These three rights became the basis of Jewish marriage vows—we find them listed in marriage certificates discovered near the Dead Sea. In later Jewish and Christian marriages, the language became more formal, such as “love, honor, and keep.” These vows, together with a vow of sexual faithfulness, have always been the basis for marriage. Thus, the vows we make when we marry correspond directly to the biblical grounds for divorce.
The three provisions of food, clothing, and love were understood literally by the Jews. The wife had to cook and sew, while the husband provided food and materials, or money. They both had to provide the emotional support of marital love, though they could abstain from sex for short periods. Paul taught the same thing. He said that married couples owed each other love (1 Cor. 7:3-5) and material support (1 Cor. 7:33-34). He didn’t say that neglect of these rights was the basis of divorce because he didn’t need to—it was stated on the marriage certificate. Anyone who was neglected, in terms of emotional support or physical support, could legally claim a divorce.
Divorce for neglect included divorce for abuse, because this was extreme neglect. There was no question about that end of the spectrum of neglect, but what about the other end? What about abandonment, which was merely a kind of passive neglect? This was an uncertain matter, so Paul deals with it. He says to all believers that they may not abandon their partners, and if they have done so, they should return (1 Cor. 7:10-11). In the case of someone who is abandoned by an unbeliever—someone who won’t obey the command to return—he says that the abandoned person is “no longer bound.”
Anyone in first-century Palestine reading this phrase would think immediately of the wording at the end of all Jewish, and most Roman, divorce certificates: “You are free to marry anyone you wish.”
Putting all this together gives us a clear and consistent set of rules for divorce and remarriage.
Divorce is only allowed for a limited number of grounds that are found in the Old Testament and affirmed in the New Testament:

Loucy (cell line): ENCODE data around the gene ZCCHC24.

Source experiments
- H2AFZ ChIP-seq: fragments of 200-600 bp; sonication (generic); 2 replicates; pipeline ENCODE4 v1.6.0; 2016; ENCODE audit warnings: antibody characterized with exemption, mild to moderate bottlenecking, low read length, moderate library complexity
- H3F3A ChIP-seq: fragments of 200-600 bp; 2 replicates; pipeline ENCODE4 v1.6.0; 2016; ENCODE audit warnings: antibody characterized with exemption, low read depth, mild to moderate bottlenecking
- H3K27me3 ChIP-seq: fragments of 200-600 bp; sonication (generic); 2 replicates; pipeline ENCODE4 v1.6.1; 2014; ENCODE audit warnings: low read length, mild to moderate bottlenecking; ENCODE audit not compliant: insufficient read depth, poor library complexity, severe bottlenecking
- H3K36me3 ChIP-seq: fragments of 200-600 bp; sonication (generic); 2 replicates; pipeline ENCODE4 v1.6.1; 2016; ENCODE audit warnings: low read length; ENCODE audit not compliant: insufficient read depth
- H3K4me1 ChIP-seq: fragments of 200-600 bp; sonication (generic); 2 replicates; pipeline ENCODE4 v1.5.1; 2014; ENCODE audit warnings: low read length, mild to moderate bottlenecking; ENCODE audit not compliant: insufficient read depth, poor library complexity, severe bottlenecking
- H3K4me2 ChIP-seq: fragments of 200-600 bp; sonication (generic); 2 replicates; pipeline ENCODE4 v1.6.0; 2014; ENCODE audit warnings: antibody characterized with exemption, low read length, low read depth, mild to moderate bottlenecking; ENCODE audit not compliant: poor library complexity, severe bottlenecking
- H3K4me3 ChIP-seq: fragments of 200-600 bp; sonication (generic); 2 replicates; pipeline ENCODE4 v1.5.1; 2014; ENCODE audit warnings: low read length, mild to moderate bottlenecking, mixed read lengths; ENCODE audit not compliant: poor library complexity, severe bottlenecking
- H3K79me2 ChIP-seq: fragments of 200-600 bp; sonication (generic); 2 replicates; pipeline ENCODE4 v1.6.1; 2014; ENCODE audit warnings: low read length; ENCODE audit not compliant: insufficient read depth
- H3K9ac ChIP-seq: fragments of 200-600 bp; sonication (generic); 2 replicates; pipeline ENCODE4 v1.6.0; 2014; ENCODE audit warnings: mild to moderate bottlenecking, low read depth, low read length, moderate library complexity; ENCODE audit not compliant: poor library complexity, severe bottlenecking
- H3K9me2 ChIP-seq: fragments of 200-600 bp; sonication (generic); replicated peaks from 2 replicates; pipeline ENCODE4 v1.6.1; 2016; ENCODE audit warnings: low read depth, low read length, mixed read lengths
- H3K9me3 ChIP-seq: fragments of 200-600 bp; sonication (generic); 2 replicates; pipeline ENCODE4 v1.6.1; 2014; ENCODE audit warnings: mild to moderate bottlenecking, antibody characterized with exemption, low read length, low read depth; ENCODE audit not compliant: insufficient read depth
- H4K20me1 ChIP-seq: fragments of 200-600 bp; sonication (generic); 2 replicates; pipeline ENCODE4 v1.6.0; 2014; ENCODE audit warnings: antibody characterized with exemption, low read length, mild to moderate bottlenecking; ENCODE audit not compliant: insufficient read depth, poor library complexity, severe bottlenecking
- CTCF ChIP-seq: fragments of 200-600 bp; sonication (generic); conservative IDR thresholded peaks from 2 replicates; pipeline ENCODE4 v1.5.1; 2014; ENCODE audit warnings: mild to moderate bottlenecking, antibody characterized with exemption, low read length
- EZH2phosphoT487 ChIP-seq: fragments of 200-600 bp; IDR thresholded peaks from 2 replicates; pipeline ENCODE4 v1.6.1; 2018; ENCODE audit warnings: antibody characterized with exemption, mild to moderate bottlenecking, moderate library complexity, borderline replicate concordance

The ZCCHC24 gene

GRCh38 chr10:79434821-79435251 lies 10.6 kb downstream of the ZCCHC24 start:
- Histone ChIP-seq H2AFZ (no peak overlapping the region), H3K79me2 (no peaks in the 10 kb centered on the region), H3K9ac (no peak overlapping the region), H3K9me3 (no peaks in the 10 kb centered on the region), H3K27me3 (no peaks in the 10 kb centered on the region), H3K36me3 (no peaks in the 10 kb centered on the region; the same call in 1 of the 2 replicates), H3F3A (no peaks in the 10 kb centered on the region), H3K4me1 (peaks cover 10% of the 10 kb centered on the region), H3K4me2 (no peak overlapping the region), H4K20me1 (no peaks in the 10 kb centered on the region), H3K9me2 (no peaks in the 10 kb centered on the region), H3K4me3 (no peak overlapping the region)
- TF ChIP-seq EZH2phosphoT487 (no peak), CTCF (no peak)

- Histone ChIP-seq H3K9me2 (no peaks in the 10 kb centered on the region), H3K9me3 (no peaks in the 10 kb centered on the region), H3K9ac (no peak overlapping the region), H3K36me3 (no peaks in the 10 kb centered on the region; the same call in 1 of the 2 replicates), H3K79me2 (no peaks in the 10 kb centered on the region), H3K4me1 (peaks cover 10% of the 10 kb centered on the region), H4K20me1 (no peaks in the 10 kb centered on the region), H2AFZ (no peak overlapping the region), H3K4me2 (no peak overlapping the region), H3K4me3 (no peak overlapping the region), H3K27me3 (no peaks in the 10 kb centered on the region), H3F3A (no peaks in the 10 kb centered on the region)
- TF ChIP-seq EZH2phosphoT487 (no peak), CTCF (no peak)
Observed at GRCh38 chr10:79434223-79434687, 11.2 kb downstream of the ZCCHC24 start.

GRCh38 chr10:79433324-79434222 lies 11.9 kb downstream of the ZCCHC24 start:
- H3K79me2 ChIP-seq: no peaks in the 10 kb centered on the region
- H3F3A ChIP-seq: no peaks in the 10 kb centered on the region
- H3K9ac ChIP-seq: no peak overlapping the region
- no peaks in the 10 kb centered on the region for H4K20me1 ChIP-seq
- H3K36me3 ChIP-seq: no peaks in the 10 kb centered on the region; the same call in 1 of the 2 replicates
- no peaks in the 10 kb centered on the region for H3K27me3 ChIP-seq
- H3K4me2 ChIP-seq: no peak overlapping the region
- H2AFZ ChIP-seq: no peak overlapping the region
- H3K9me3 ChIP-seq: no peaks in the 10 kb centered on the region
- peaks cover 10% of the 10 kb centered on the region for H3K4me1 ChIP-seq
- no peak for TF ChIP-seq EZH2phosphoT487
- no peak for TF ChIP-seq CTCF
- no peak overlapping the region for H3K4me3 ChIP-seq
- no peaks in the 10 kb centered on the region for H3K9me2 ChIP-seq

• Adultery (in Deuteronomy 24:1, affirmed by Jesus in Matthew 19)
• Emotional and physical neglect (in Exodus 21:10-11, affirmed by Paul in 1 Corinthians 7)
• Abandonment and abuse (included in neglect, as affirmed in 1 Corinthians 7)
Jewish couples listed these biblical grounds for divorce in their marriage vows. We reiterate them as love, honor, and keep and be faithful to each other. When these vows were broken, it threatened to break up the marriage. As in any broken contract, the wronged party had the right to say, “I forgive you; let’s carry on,” or, “I can’t go on, because this marriage is broken.”
Therefore, while divorce should never happen, God allows it (and subsequent remarriage) when your partner breaks the marriage vows.
Reading the Bible and ancient Jewish documents side-by-side helped me understand much more of the Bible’s teaching about divorce and marriage, not all of which I can summarize here. Dusty scraps of parchment rescued from synagogue rubbish rooms, desert caves, and neglected scholarly collections shone fresh light on the New Testament. Theologians who have long felt that divorce should be allowed for abuse and abandonment may be vindicated. And, more importantly, victims of broken marriages can see that God’s law is both practical and loving.
David Instone-Brewer is senior research fellow in rabbinics and the New Testament at Tyndale House, Cambridge. He is married with two daughters.
So now for my thoughts on Divorce and Ministry.